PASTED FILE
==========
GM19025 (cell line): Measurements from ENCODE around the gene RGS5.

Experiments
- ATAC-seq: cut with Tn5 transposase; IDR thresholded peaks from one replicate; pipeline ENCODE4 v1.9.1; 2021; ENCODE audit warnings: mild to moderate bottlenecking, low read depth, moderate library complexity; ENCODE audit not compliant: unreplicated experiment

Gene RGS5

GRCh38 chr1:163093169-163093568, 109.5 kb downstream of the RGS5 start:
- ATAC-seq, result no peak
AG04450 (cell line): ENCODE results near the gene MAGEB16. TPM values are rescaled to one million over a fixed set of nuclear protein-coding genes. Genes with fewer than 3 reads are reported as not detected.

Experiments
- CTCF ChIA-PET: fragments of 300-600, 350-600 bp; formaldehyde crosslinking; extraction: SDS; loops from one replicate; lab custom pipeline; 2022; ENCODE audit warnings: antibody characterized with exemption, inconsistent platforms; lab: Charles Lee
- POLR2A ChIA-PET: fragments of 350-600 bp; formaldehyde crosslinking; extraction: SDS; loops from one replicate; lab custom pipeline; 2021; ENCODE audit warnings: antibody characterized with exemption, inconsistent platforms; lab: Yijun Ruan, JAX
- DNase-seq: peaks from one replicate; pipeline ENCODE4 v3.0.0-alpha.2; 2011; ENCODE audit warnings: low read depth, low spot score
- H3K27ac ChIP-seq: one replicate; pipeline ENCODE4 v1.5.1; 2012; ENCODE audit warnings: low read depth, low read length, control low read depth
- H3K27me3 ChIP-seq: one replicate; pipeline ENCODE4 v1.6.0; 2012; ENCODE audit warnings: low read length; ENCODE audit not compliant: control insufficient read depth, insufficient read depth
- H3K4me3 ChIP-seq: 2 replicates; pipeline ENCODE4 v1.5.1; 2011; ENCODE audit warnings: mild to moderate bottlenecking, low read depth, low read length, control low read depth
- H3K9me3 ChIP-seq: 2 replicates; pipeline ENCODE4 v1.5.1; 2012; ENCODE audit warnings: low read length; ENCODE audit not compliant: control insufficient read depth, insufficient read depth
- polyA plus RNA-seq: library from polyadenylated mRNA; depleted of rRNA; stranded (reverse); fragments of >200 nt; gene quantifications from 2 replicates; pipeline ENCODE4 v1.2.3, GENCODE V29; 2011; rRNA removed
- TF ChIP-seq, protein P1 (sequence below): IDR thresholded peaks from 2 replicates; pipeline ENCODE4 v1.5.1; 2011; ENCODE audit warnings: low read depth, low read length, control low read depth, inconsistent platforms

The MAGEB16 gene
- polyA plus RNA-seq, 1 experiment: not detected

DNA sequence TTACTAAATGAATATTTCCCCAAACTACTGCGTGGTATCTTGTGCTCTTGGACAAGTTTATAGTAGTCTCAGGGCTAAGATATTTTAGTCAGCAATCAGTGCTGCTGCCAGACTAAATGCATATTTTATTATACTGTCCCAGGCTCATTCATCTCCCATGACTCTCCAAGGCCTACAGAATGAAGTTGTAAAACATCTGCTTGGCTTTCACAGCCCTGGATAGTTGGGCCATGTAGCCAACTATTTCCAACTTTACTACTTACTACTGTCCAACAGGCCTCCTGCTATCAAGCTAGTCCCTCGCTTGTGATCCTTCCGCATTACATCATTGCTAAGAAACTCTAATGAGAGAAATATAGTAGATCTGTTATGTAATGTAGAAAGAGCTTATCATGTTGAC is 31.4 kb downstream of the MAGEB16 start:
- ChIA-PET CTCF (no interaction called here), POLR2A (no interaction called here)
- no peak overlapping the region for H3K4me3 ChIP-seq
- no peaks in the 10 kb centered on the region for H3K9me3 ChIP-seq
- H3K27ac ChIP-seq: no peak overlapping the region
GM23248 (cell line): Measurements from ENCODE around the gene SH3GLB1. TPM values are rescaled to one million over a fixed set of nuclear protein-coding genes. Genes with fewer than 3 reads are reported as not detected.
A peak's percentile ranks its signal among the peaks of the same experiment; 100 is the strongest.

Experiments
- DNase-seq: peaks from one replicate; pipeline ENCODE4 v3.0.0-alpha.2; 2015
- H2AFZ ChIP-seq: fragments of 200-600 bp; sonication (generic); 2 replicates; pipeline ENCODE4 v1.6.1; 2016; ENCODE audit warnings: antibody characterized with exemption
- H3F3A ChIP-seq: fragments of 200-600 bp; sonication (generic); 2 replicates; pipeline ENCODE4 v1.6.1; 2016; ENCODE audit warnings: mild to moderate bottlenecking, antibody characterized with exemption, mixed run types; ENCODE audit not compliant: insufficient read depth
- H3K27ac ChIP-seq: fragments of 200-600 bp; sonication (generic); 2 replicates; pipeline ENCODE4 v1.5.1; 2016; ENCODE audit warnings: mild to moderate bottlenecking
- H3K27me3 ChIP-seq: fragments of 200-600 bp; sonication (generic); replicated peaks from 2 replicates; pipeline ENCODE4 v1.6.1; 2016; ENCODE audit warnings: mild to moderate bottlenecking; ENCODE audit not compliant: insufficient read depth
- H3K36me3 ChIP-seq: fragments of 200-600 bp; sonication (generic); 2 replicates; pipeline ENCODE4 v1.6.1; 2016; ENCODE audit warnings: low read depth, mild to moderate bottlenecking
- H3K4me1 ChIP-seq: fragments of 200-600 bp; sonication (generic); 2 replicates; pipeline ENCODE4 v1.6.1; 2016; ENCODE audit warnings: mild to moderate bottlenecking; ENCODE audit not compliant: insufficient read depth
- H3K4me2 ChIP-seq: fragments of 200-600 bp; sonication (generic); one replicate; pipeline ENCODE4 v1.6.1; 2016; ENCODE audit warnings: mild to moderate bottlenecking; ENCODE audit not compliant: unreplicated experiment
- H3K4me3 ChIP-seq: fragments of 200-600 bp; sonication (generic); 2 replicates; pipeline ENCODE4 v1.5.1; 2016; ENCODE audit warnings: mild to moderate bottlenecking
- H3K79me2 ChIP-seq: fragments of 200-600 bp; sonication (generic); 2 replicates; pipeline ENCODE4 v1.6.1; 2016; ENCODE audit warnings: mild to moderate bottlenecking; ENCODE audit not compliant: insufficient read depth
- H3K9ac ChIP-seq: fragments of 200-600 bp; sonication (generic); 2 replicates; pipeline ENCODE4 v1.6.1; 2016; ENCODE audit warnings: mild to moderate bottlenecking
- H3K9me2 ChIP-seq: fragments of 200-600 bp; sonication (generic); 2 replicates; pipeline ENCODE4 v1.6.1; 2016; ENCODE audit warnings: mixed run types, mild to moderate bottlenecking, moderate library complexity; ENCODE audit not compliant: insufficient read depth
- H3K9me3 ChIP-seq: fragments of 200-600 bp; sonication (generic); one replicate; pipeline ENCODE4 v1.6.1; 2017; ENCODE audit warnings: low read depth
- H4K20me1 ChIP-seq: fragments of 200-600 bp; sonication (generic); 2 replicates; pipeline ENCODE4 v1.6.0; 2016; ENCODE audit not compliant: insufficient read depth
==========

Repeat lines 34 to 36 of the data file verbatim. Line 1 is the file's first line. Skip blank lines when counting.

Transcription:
- H3K4me1 ChIP-seq: fragments of 200-600 bp; sonication (generic); 2 replicates; pipeline ENCODE4 v1.6.1; 2016; ENCODE audit warnings: mild to moderate bottlenecking; ENCODE audit not compliant: insufficient read depth
- H3K4me2 ChIP-seq: fragments of 200-600 bp; sonication (generic); one replicate; pipeline ENCODE4 v1.6.1; 2016; ENCODE audit warnings: mild to moderate bottlenecking; ENCODE audit not compliant: unreplicated experiment
- H3K4me3 ChIP-seq: fragments of 200-600 bp; sonication (generic); 2 replicates; pipeline ENCODE4 v1.5.1; 2016; ENCODE audit warnings: mild to moderate bottlenecking